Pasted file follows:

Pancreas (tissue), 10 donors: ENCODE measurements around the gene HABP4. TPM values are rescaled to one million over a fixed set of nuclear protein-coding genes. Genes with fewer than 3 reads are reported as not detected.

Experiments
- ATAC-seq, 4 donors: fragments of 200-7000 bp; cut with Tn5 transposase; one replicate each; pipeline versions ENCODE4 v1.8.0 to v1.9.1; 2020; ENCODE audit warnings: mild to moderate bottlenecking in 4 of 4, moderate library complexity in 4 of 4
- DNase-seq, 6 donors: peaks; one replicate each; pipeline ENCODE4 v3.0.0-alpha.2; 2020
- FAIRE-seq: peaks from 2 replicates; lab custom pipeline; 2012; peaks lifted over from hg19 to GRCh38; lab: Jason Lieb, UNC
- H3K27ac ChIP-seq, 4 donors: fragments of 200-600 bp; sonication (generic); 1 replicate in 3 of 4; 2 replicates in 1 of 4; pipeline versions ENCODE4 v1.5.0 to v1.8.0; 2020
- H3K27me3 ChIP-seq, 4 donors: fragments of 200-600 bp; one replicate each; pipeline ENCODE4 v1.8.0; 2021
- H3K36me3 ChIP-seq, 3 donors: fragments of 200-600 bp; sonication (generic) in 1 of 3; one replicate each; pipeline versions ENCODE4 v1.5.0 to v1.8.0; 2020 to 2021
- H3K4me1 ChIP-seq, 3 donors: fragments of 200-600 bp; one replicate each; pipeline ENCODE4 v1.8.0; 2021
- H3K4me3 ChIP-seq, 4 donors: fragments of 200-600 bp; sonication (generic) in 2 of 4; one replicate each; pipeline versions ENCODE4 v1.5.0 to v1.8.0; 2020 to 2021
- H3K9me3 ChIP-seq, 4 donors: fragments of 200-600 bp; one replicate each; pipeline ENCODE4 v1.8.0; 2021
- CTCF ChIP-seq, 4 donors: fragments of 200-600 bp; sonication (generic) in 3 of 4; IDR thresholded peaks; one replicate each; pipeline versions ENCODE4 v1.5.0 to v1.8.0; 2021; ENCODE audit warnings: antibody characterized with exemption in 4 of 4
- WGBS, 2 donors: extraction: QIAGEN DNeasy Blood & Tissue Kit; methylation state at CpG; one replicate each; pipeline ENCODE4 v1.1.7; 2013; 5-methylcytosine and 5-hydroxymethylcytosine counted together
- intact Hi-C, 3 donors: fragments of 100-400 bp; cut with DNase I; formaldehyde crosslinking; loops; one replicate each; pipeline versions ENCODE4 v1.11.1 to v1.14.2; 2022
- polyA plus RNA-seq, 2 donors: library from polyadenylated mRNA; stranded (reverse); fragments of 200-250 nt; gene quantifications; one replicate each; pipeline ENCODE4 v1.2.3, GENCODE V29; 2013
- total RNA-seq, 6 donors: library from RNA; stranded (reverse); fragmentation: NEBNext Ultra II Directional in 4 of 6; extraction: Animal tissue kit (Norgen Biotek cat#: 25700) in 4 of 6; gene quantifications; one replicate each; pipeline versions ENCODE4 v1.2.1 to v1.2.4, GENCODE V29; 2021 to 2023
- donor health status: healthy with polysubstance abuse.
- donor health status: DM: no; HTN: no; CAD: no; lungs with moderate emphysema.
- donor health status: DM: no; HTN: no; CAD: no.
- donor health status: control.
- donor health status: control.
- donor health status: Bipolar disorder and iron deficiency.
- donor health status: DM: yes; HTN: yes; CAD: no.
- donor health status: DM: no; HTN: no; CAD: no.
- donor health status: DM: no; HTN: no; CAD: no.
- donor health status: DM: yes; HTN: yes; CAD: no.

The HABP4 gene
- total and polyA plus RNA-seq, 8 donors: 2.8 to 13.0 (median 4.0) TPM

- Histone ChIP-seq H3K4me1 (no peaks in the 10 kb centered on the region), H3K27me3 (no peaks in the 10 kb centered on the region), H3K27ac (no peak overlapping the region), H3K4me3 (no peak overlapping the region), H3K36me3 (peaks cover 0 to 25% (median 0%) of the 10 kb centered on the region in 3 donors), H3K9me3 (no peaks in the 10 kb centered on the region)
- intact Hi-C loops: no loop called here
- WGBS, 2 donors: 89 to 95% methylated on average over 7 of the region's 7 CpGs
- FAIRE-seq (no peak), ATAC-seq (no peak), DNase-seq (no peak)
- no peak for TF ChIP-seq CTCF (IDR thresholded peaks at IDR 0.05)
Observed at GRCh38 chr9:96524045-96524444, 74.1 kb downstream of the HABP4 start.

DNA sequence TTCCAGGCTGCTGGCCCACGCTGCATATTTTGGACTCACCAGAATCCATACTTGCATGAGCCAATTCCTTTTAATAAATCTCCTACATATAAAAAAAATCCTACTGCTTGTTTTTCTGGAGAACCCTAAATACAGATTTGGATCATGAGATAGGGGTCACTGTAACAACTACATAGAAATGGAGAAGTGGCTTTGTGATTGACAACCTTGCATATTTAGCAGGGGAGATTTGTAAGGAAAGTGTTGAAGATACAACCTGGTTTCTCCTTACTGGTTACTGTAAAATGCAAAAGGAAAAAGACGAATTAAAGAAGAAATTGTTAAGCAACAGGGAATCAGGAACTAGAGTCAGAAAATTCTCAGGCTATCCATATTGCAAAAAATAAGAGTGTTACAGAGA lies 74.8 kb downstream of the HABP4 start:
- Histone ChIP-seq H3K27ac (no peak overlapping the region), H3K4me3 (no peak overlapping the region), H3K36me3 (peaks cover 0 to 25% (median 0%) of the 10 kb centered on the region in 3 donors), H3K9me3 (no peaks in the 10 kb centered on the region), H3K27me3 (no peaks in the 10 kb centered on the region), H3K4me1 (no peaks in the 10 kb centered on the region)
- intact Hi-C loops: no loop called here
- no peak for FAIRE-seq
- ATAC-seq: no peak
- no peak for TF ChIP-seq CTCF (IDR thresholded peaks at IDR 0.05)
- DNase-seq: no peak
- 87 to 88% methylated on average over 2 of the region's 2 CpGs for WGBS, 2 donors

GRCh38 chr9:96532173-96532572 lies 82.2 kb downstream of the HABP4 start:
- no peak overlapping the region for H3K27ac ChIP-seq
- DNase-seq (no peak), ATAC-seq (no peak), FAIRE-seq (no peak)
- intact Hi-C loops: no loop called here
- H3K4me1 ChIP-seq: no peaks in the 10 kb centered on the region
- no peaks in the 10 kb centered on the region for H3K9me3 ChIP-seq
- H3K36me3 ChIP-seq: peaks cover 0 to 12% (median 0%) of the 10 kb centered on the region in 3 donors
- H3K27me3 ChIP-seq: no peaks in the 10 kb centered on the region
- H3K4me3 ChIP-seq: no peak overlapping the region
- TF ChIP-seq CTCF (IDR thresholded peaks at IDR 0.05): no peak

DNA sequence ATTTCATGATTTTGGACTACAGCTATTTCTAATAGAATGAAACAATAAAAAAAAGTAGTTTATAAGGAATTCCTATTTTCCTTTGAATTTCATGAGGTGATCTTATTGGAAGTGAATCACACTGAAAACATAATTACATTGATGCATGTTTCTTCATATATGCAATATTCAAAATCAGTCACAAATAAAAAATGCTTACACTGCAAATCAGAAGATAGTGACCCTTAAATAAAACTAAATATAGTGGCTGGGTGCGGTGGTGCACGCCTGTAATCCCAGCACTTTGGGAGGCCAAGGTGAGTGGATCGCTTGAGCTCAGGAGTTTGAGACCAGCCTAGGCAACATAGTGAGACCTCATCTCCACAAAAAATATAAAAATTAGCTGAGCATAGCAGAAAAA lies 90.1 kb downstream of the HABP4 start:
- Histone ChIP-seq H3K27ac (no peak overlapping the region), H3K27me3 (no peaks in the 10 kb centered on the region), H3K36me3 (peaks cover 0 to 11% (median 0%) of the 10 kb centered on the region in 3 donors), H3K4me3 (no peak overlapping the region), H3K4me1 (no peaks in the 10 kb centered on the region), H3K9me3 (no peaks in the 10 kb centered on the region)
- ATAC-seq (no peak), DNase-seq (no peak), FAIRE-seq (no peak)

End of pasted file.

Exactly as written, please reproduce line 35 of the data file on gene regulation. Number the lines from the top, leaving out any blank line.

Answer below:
DNA sequence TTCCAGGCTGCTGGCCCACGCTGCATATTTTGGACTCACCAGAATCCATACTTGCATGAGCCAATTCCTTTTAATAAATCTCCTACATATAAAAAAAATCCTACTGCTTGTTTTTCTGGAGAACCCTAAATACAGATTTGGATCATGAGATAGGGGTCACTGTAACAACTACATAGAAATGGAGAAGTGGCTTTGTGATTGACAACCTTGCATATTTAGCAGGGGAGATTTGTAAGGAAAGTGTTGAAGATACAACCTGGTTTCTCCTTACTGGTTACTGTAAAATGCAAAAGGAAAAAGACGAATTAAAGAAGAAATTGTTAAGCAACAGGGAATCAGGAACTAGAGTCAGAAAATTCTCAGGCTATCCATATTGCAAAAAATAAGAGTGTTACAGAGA lies 74.8 kb downstream of the HABP4 start: